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Unread postby Kong Wen » Thu Feb 08, 2007 3:50 pm

I know this is a novel discussion, and I hates to bring in history, but sometimes actions in the novel make no sense (Xu Shu staying with Cao). Usually it's because Luo Guanzhong basically had to make things happen that way to reflect history, and the amount of spin he could put on the event was limited. Historically, Xu Shu willingly left Liu Bei to join Cao Cao (he wasn't tricked into it) and then waste away. To give that the Shu-spin he needed to in the novel, Luo Guanzhong had to make it look like Xu Shu wanted to return to Liu Bei without ever actually doing it. Luo Guanzhong plays with history quite a bit, but it's interesting that there are some lines he won't cross (like sending Xu Shu back to Liu Bei to live happily ever after).
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Unread postby Shadowlink » Thu Feb 08, 2007 3:53 pm

zhuge liang still respects xu shu whn he was in wei
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Unread postby Shield » Thu Feb 08, 2007 4:01 pm

Then, why didn't Pang Tong advise him thus? Why did he tell Xu Shu to defend the northern borders instead?


That might go to support that Xu Shu did not want to return to Liu Bei and that's why Pang Tong advise him to move away from battle instead. Beside, how did Pang Tong get away from Cao Cao after offering him his advise? If Pang Tong can get away and Xu Shu is his friend, wouldl he not want to help Xu Shu get away also? The only explanation as to why he didn't is because Xu Shu did not wanted to. So instead Pang Tong advise him how to stay out of harm way.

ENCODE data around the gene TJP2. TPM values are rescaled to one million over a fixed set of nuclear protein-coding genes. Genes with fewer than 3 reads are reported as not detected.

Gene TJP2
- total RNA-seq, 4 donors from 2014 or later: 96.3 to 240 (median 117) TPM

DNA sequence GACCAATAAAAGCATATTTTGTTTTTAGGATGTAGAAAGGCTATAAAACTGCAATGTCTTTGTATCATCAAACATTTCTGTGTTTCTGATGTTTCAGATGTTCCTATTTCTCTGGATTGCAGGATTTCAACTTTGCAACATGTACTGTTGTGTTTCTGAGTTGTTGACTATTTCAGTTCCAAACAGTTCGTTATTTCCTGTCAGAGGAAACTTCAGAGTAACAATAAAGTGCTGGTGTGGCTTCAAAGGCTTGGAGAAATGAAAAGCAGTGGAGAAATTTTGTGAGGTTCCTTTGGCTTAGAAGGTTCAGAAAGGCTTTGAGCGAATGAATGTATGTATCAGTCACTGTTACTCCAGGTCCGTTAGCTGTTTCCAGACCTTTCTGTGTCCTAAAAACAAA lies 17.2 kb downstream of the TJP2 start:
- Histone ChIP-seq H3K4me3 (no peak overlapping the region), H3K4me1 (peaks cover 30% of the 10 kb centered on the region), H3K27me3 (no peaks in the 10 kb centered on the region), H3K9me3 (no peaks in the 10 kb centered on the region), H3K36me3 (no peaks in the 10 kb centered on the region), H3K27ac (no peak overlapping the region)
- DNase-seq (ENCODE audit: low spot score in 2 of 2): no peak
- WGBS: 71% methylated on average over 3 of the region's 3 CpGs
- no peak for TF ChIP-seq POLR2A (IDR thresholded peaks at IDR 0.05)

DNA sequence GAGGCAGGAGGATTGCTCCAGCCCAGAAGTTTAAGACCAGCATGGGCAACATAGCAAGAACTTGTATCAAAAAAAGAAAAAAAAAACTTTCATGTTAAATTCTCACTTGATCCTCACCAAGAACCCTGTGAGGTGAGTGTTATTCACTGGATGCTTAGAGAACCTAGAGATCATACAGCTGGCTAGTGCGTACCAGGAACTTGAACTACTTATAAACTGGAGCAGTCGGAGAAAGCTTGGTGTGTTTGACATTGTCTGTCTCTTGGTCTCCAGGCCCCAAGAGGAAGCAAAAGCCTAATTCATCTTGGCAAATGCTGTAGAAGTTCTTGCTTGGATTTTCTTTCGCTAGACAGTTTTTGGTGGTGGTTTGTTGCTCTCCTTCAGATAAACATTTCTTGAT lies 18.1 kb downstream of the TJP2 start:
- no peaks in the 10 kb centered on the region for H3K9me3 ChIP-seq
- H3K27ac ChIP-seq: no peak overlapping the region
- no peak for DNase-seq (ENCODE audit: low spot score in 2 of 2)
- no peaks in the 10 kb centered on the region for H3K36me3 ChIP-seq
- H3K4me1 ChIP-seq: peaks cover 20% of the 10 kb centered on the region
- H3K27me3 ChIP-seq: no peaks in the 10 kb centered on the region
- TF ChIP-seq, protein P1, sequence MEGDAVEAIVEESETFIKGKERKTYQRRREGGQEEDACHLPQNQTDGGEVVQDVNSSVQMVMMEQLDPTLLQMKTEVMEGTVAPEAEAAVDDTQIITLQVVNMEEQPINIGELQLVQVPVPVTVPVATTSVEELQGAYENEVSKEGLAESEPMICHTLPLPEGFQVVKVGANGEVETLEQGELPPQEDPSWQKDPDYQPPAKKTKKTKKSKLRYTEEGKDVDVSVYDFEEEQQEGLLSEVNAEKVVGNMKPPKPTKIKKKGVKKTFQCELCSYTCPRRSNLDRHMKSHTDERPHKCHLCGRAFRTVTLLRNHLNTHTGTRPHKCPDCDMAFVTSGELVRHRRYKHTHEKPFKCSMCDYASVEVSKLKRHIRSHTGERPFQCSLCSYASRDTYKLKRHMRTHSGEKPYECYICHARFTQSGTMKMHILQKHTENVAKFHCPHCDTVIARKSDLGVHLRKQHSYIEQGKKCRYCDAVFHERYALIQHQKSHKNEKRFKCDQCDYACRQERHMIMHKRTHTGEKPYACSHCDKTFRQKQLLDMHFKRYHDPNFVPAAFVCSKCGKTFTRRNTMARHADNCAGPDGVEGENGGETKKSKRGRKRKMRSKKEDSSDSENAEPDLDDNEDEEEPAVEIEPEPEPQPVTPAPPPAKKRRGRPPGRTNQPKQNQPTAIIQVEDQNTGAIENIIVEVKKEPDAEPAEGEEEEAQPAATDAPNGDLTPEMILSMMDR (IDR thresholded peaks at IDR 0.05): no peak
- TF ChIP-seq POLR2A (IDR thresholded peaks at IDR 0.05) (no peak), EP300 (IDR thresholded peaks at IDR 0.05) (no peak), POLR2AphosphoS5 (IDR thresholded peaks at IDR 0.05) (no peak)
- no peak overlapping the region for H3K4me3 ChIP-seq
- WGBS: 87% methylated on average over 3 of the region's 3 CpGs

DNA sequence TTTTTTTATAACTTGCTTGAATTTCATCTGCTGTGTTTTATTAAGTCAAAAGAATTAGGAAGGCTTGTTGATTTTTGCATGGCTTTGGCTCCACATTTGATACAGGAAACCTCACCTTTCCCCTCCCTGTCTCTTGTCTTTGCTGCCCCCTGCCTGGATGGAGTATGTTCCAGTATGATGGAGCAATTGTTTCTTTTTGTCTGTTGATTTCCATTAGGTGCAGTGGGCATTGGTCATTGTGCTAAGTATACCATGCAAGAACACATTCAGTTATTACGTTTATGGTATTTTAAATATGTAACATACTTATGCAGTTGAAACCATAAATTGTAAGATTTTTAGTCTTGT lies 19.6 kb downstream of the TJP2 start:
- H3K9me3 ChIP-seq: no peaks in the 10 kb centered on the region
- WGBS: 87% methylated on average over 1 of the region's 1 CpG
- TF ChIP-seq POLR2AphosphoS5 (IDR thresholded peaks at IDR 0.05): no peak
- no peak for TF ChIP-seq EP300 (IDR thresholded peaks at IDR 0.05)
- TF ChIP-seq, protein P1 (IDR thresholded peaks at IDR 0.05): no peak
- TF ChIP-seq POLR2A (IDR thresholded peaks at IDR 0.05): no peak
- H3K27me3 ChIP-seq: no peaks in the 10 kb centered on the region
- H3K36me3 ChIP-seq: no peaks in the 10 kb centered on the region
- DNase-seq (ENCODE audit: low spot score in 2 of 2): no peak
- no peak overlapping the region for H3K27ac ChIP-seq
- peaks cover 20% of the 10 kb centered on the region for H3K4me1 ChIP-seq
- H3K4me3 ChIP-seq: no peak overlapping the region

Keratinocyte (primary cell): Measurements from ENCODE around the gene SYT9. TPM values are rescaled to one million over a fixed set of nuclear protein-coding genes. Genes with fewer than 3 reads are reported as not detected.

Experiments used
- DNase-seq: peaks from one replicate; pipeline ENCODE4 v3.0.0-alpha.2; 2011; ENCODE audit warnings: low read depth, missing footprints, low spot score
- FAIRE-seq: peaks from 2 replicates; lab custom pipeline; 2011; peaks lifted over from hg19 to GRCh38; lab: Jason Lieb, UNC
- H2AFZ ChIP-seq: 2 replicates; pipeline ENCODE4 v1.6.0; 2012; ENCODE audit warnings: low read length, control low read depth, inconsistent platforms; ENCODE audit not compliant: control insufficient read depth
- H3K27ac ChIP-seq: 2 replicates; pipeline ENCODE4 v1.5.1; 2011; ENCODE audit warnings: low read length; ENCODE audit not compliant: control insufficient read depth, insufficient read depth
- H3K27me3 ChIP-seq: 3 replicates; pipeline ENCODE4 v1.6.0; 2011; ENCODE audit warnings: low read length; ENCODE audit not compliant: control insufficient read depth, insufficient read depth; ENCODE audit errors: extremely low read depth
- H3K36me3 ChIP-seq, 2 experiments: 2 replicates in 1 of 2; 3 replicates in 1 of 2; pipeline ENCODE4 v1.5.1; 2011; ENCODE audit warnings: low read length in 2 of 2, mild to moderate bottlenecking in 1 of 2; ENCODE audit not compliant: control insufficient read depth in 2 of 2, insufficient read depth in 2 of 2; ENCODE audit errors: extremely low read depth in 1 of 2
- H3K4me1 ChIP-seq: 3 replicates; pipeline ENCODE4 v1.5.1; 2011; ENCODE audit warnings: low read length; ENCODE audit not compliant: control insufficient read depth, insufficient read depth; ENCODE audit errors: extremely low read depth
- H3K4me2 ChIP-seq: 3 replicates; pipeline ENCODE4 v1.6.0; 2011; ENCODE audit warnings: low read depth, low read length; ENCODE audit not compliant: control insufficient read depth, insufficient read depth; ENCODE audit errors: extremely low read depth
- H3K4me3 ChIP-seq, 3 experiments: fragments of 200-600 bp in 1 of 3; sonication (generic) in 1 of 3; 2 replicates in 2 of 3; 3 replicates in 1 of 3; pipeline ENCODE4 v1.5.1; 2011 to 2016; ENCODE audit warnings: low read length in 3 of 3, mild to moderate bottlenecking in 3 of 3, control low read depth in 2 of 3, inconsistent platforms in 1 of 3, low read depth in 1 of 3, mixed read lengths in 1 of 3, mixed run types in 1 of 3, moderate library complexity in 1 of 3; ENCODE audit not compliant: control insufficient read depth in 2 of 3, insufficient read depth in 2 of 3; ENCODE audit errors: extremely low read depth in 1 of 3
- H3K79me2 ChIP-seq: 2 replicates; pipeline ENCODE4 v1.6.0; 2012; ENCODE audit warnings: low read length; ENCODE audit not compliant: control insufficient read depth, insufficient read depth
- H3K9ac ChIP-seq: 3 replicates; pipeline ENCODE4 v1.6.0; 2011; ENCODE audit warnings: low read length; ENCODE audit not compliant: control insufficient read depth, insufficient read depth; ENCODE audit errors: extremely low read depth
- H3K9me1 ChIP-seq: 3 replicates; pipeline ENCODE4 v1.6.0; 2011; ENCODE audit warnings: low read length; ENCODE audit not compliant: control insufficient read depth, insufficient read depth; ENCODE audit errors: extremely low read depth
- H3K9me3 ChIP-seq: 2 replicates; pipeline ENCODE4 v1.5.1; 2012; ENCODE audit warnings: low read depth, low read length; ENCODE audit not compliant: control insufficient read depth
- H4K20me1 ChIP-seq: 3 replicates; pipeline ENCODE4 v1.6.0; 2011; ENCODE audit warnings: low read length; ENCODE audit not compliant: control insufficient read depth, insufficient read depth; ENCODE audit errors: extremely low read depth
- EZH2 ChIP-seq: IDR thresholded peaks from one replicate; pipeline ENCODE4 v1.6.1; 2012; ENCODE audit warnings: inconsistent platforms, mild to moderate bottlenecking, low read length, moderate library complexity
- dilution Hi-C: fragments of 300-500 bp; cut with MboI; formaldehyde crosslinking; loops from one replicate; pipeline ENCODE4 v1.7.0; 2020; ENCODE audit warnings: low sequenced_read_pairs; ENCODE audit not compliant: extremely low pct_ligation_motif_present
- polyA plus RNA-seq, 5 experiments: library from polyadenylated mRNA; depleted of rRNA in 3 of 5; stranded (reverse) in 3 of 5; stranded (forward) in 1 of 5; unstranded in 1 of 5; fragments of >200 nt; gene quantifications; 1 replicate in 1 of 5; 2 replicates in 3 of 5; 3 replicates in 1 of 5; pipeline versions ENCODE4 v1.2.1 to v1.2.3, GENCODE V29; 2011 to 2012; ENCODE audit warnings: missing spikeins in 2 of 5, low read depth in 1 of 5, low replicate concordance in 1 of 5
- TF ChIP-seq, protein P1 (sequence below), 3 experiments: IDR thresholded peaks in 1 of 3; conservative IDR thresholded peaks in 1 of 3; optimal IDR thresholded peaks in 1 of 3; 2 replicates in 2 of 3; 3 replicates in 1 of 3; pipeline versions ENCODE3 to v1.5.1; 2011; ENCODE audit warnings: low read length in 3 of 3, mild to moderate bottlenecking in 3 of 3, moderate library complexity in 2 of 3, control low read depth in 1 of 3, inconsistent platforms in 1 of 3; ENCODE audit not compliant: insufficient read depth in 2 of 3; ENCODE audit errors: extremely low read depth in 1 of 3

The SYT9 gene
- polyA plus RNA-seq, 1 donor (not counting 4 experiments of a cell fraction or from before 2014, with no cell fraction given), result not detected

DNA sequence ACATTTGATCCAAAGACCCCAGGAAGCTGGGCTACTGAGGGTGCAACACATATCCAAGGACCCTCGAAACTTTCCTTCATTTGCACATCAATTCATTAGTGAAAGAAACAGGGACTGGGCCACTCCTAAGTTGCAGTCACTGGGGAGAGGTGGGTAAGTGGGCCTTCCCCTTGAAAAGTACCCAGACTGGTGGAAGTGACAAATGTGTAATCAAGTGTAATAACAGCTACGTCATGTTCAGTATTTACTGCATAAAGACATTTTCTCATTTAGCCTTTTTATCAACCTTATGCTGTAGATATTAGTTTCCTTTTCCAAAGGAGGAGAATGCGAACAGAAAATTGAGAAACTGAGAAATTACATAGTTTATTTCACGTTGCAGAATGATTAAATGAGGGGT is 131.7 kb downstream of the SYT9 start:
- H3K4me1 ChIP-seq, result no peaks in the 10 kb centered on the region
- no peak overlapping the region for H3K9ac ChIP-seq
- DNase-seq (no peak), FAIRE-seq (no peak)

As for the honour part, I feel there's room for debate though it seems to be quite an assumption to think that Xu Shu did not consider switching sides because he held too many past employment contracts


Maybe he was too shameful to switch back and forth, or maybe he was too embarrass as to how he was easily tricked. Either way there is no denying that he did not want to go back to Liu Bei. I figure I need to refresh my memory so I went and re-read Xu Shu SGYY bio again and found this: